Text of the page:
madison and Witchery White Shirt campaign targets $1m for ovarian cancer research
madison magazine is proud to partner Witchery for the fourth consecutive year in the White Shirt campaign in support of the Ovarian Cancer Research Foundation (OCRF).
Launching in the May issue of madison and in Witchery stores nationwide, this year's campaign aims to raise $1 million to help develop an early stage ovarian cancer detection test, thereby improving survival rates for a disease that kills more than two Australian women every day.
100 per cent of the proceeds of 10 white shirts (eight women's and two men's styles) purchased at Witchery from now until sold out will go to the OCRF.
To date the White Shirt campaign has raised $1.573 million.
Australians will be urged to wear their Witchery White Shirt on White Shirt Day – Saturday 19th May – to raise awareness of the silent killer that is ovarian cancer.
Elizabeth Renkert, Editor of madison, said: “There is still no early detection test for ovarian cancer, which claims legions of women of all ages and walks of life. This strikes at the heart of what we at madison aim to do in raising awareness of the critical issues that affect Australian women and the people close to them. In buying and wearing a Witchery White Shirt, Australians can support crucial research and also help publicise the Foundation's efforts to develop a reliable early screening method."
The cover of madison's May issue, featuring the White Shirts, will be displayed in Witchery stores around Australia.
On sale Wednesday 18th April, the cover models are three women in their 20s, 30s and 40s (model-of-the-moment Jessica Gomes, industry stalwart Kirstie Penn and former supermodel Gail Elliott), each wearing a Witchery White Shirt.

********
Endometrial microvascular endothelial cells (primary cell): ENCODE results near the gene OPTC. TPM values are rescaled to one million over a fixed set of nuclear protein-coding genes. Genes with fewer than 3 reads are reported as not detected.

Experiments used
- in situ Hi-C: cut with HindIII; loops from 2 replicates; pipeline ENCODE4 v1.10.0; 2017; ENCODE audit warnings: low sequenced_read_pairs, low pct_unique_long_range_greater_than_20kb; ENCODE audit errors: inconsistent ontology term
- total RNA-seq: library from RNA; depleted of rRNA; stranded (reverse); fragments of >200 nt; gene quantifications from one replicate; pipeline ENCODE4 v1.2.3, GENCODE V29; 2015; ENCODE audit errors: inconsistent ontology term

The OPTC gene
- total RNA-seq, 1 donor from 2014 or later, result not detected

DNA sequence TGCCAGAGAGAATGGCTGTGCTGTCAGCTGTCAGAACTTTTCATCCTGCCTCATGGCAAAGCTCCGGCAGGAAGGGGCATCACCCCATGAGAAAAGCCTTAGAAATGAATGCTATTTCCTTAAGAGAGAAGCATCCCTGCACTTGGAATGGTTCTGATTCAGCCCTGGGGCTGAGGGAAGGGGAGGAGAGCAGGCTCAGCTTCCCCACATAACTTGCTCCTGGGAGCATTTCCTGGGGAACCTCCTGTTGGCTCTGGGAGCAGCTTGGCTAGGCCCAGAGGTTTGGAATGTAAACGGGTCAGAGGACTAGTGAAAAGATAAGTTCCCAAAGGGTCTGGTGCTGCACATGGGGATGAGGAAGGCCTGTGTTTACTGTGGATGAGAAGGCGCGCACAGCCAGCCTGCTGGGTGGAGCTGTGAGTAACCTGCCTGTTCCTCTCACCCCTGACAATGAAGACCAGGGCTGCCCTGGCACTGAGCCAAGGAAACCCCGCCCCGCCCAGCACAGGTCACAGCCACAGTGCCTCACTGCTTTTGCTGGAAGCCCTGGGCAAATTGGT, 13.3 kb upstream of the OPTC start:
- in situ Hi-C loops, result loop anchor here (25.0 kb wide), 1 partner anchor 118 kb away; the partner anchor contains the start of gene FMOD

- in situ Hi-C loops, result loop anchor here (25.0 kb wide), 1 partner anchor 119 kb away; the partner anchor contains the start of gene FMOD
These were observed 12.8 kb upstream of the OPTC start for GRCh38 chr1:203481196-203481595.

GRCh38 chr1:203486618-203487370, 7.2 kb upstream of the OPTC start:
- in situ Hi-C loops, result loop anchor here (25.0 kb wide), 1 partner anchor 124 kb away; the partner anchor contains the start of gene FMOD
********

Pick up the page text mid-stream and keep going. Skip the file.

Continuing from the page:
The three cover models also appear in a four-page feature inside the magazine, along with a first-person account from Narelle Webster, who was diagnosed with ovarian cancer at age 38.
The issue also contains a six-page fashion editorial featuring 18 models in their 20s, 30s, and 40s – part of madison's age issue – wearing the range of White Shirts. Also featured are well-known models Rachel Rudd, Alexandra Agoston, Samantha Harris, Annalise Schubert and Erika Heynatz.
The more than $1.5 million raised to date in the White Shirt campaign has assisted the OCRF in its efforts to find an early detection test for ovarian cancer, including the appointment of two full-time research scientists: Witchery Research Fellow Dr Adam Rainczuk and Witchery-Madison Research Fellow Katie Meehan.
Every ten hours, one woman dies of ovarian cancer in Australia. It is the leading cause of death of all gynaecological cancers.
There is currently no simple or effective early screening method, which means most women are diagnosed in the advanced stages.
To go behind the scenes of the madison White Shirt shoot and find out more about the OCRF campaign visit http://www.madisonmag.com.au/fashion/australian-fashion/white-shirt-campaign-join-the-cause.htm